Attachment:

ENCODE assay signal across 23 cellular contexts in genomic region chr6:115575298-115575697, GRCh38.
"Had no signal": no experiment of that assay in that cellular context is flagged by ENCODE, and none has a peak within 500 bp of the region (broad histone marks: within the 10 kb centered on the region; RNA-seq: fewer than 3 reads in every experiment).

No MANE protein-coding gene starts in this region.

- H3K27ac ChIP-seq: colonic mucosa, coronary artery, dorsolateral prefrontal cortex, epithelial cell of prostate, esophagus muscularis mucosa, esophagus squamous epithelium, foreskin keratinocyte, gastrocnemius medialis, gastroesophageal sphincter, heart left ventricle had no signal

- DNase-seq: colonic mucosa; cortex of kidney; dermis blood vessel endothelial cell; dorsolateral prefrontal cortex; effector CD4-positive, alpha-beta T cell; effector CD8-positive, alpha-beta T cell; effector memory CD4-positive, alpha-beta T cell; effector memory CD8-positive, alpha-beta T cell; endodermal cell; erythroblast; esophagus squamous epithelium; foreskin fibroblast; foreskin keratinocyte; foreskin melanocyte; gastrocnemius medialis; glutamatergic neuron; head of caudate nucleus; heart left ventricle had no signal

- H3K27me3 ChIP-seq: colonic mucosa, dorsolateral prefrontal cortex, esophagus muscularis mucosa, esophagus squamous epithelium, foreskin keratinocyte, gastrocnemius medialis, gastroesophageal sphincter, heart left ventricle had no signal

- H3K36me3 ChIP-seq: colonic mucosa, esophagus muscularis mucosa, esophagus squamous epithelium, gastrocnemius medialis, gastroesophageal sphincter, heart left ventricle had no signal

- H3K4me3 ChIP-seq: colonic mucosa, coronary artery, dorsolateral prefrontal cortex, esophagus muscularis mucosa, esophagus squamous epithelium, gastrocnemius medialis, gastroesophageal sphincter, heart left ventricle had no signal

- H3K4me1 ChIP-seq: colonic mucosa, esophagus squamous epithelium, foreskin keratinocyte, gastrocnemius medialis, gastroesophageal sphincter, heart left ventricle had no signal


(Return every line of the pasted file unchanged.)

ENCODE assay signal across 23 cellular contexts in genomic region chr6:115575298-115575697, GRCh38.
"Had no signal": no experiment of that assay in that cellular context is flagged by ENCODE, and none has a peak within 500 bp of the region (broad histone marks: within the 10 kb centered on the region; RNA-seq: fewer than 3 reads in every experiment).

No MANE protein-coding gene starts in this region.

- H3K27ac ChIP-seq: colonic mucosa, coronary artery, dorsolateral prefrontal cortex, epithelial cell of prostate, esophagus muscularis mucosa, esophagus squamous epithelium, foreskin keratinocyte, gastrocnemius medialis, gastroesophageal sphincter, heart left ventricle had no signal

- DNase-seq: colonic mucosa; cortex of kidney; dermis blood vessel endothelial cell; dorsolateral prefrontal cortex; effector CD4-positive, alpha-beta T cell; effector CD8-positive, alpha-beta T cell; effector memory CD4-positive, alpha-beta T cell; effector memory CD8-positive, alpha-beta T cell; endodermal cell; erythroblast; esophagus squamous epithelium; foreskin fibroblast; foreskin keratinocyte; foreskin melanocyte; gastrocnemius medialis; glutamatergic neuron; head of caudate nucleus; heart left ventricle had no signal

- H3K27me3 ChIP-seq: colonic mucosa, dorsolateral prefrontal cortex, esophagus muscularis mucosa, esophagus squamous epithelium, foreskin keratinocyte, gastrocnemius medialis, gastroesophageal sphincter, heart left ventricle had no signal

- H3K36me3 ChIP-seq: colonic mucosa, esophagus muscularis mucosa, esophagus squamous epithelium, gastrocnemius medialis, gastroesophageal sphincter, heart left ventricle had no signal

- H3K4me3 ChIP-seq: colonic mucosa, coronary artery, dorsolateral prefrontal cortex, esophagus muscularis mucosa, esophagus squamous epithelium, gastrocnemius medialis, gastroesophageal sphincter, heart left ventricle had no signal

- H3K4me1 ChIP-seq: colonic mucosa, esophagus squamous epithelium, foreskin keratinocyte, gastrocnemius medialis, gastroesophageal sphincter, heart left ventricle had no signal